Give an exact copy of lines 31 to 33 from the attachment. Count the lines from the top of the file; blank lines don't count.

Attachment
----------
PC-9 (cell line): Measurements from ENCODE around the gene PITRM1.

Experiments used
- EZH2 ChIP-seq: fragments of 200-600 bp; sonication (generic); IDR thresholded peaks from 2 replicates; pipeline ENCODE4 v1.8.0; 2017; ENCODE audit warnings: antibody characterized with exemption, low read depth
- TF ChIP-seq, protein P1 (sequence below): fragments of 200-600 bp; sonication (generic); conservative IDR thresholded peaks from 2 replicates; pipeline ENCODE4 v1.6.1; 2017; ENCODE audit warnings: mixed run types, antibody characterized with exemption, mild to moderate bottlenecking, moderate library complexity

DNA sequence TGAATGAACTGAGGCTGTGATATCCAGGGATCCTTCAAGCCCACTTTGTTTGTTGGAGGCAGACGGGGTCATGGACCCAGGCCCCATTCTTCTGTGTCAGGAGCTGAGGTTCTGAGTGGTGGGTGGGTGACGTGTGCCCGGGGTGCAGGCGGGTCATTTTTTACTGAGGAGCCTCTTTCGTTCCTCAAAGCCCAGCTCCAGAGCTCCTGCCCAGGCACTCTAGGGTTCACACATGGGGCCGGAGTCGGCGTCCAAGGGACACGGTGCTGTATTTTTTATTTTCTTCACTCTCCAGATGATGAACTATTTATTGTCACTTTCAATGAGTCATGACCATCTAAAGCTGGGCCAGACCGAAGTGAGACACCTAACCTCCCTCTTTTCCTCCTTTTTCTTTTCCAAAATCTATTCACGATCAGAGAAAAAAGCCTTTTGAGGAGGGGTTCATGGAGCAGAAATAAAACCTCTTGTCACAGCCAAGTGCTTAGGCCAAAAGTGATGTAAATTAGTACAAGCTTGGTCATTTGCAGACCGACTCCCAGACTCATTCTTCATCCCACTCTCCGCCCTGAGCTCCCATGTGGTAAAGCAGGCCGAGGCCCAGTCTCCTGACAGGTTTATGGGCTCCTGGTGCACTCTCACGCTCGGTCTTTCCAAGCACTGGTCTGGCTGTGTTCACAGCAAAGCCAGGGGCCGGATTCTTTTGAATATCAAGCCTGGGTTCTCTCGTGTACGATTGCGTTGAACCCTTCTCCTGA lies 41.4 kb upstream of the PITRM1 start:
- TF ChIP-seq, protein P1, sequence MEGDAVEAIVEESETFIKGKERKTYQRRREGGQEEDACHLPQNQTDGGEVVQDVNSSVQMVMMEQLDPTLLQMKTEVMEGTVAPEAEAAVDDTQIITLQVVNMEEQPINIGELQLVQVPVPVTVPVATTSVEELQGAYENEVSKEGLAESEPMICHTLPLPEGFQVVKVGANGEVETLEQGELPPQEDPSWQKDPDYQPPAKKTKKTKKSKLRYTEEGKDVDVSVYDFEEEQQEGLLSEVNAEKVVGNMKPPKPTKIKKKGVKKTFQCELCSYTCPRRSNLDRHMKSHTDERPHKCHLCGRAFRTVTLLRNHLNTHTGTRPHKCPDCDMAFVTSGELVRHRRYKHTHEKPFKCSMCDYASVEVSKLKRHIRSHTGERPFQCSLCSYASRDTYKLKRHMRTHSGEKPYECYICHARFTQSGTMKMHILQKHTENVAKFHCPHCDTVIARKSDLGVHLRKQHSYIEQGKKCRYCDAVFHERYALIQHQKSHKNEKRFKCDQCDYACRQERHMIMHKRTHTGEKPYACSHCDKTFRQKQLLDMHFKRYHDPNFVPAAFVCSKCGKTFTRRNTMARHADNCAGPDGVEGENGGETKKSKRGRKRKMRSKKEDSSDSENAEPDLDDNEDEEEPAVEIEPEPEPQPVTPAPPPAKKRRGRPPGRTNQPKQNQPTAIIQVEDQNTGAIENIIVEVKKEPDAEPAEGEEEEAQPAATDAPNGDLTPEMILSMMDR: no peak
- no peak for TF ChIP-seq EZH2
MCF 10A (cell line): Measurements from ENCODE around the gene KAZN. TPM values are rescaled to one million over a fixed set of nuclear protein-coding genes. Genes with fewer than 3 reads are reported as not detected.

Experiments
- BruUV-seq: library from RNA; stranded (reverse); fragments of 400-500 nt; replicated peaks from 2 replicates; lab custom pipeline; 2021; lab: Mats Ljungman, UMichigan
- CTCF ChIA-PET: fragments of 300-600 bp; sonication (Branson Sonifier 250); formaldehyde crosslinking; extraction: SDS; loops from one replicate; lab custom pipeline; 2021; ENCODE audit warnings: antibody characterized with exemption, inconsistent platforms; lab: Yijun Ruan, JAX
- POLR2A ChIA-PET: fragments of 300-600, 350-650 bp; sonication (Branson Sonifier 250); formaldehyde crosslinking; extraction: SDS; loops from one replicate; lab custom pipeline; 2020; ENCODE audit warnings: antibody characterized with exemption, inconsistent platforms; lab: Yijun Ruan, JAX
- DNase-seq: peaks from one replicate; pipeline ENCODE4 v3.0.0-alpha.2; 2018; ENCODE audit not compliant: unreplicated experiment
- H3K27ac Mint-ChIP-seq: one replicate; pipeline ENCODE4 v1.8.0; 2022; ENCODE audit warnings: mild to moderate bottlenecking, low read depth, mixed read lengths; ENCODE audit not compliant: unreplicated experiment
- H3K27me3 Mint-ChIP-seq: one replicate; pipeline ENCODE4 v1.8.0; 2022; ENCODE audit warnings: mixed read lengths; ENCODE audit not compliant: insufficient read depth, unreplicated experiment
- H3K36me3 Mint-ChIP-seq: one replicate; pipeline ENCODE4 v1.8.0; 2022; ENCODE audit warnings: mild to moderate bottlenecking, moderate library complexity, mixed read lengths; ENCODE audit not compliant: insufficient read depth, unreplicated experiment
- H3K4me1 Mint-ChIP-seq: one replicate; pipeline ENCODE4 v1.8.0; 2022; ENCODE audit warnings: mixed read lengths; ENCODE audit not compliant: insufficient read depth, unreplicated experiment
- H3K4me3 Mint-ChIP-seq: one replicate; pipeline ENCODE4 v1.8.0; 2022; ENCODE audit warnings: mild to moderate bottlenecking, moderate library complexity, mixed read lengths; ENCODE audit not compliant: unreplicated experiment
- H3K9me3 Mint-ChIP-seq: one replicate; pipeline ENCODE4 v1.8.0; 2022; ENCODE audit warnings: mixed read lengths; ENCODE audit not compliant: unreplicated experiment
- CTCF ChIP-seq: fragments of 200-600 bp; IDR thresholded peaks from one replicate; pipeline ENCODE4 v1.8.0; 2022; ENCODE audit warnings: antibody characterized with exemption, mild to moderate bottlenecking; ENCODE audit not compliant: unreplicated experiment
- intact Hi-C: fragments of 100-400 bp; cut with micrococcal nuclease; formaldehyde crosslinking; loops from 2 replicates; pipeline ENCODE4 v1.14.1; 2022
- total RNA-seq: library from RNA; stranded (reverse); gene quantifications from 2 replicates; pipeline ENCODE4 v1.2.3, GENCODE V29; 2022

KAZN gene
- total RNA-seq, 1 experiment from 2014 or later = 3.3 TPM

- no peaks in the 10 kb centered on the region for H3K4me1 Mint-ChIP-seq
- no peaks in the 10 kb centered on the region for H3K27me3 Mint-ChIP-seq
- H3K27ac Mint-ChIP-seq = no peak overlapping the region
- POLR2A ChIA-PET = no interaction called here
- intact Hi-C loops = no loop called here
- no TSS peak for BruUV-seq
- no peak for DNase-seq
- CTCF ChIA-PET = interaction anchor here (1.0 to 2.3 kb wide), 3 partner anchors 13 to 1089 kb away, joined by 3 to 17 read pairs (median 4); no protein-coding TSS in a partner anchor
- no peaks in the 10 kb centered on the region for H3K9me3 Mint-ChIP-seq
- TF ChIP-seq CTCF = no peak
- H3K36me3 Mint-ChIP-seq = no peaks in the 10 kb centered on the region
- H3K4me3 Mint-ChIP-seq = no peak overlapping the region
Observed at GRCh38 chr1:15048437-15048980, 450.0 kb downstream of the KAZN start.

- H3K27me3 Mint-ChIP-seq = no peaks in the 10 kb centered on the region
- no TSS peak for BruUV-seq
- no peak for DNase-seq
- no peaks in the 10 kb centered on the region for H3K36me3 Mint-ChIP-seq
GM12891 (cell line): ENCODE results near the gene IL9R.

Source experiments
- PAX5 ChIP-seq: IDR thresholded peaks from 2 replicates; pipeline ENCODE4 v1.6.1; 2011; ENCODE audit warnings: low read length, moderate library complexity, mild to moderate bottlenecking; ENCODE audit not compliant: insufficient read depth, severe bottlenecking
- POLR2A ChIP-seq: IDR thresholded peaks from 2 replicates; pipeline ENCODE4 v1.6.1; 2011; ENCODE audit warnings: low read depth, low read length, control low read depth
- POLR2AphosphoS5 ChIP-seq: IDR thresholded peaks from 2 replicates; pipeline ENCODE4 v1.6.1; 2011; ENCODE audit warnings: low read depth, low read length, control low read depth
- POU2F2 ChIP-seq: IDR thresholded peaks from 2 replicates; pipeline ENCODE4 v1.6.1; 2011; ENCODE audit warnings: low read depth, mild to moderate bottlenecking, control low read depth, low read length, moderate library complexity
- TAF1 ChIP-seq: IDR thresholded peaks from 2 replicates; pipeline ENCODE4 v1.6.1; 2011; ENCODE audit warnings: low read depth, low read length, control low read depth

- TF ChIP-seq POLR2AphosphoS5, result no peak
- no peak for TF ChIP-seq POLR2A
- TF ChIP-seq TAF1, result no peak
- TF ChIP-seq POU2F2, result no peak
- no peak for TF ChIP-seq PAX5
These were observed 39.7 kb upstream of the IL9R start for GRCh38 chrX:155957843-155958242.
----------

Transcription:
- no peak for DNase-seq
- CTCF ChIA-PET = interaction anchor here (1.0 to 2.3 kb wide), 3 partner anchors 13 to 1089 kb away, joined by 3 to 17 read pairs (median 4); no protein-coding TSS in a partner anchor
- no peaks in the 10 kb centered on the region for H3K9me3 Mint-ChIP-seq